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Are New Year's resolutions good for your well-being?

It's the same ritual every year: with the new year comes the famous New Year's resolutions. But are they really beneficial for our well-being or do they just put us under unnecessary pressure? A critical analysis.

The hype surrounding New Year's resolutions

With the turn of the year, they become omnipresent again: New Year's resolutions. The idea of starting the new year afresh and setting personal goals undoubtedly has positive connotations. But the hype surrounding New Year's resolutions also harbours pitfalls.

The pitfalls of self-optimisation

One of the biggest disadvantages of New Year's resolutions is the often excessive self-optimisation. The urge to be perfect and radically improve all areas of life can lead to excessive stress and self-criticism. Instead of enriching life, resolutions often become a source of dissatisfaction.

Why many resolutions fail

Statistics show that the majority of New Year's resolutions are not kept. This is often because the goals set are unrealistic or too vaguely formulated. The desire to achieve great things in all areas of life at the same time often leads to excessive demands and frustration.

Stress due to non-fulfilment of resolutions

The pressure to keep your resolutions can lead to considerable stress. Failure to achieve a goal is often interpreted as a personal failure, which can affect self-esteem. This turns the positive aspect of resolutions into the opposite.

How to deal with resolutions without stress

Instead of being overwhelmed by a mountain of resolutions, it is advisable to set realistic and achievable goals. Small steps often lead to more sustainable changes than radical upheavals. Focussing on the process rather than the result can reduce the pressure.

Mindfulness as an alternative to rigid resolutions

Mindfulness offers an alternative to the often rigid New Year's resolutions. Instead of focussing on external changes, it is about consciously perceiving the present moment and accepting yourself. This can lead to sustainable well-being without the stress of resolutions.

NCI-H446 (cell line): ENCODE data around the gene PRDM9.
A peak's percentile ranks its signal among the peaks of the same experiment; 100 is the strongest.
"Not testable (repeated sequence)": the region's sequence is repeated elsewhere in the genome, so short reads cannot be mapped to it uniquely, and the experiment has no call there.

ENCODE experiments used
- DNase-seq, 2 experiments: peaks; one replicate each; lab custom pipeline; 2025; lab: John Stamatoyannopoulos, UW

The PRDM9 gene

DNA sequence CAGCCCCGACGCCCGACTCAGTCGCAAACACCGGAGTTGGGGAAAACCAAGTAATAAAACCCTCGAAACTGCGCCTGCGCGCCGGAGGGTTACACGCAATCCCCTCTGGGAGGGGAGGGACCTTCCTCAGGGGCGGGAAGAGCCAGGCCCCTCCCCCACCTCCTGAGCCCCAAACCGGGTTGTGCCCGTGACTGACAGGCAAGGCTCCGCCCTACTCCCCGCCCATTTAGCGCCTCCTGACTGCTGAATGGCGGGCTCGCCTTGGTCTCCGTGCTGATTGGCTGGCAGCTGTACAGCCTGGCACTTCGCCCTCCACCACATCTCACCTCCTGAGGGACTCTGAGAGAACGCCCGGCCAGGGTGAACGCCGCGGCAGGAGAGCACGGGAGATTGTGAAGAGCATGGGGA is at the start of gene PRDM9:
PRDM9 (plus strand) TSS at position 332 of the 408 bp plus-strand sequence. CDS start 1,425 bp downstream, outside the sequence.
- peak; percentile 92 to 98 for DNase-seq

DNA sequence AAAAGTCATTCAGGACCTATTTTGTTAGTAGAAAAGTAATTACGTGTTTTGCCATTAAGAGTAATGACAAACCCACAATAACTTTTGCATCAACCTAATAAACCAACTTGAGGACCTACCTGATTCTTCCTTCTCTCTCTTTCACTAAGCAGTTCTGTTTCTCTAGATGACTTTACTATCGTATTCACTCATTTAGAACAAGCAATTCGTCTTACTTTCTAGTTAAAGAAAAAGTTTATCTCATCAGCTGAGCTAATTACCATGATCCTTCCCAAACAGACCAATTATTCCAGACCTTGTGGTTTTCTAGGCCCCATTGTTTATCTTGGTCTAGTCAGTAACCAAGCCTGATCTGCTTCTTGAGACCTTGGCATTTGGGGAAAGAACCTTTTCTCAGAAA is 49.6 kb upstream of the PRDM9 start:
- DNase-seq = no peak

Another idea: a life bucket list

The idea of a basic life bucket list as an alternative to classic New Year's resolutions opens up a promising approach to consciously shaping not just a new year, but your whole life. Instead of focussing on short-term changes, a life bucket list focuses on long-term goals and personal dreams. This is not just about self-optimisation, but also about developing personal passions and consciously shaping your own path in life.

The bucket list, which is defined as a list of things you want to see, experience and achieve in the course of your life, offers room for a variety of aspects. These can be travel destinations, personal challenges, creative projects or even interpersonal relationships. Such a list makes it possible to clearly define one's own dreams and wishes and take concrete steps to realise them.

The life bucket list is not limited to the turn of the year, but accompanies you continuously on your journey through life. It encourages you to step outside your comfort zone and enjoy life to the full. In contrast to the often drastic and time-limited New Year's resolutions, the bucket list focuses on a sustainable, long-term approach.

Creating a life bucket list requires self-reflection and the identification of personal values and priorities. It serves not only as an incentive for personal growth, but also as a source of inspiration. With a clear list of life goals, it becomes easier to make everyday decisions that are in line with your long-term dreams. True to the motto: "If it's not still important in 5 years' time, then it's not important at all."

Conclusion: smart resolutions for greater well-being

New Year's resolutions can be beneficial for personal well-being if they are chosen wisely and implemented realistically. Instead of being driven by an excessive urge to optimise, it is important to focus on sustainable change and enjoy the process. This way, the new year can begin without undue stress and pressure. Alternatively, the idea of a life bucket list opens up a positive and sustainable perspective on personal development. It encourages you to view life as a journey filled with exciting adventures, fulfilling moments and personal growth. In this way, the pursuit of happiness and contentment becomes an ongoing process, driven not by the pressure of short-lived New Year's resolutions, but by the freedom and inspiration of one's own desires.

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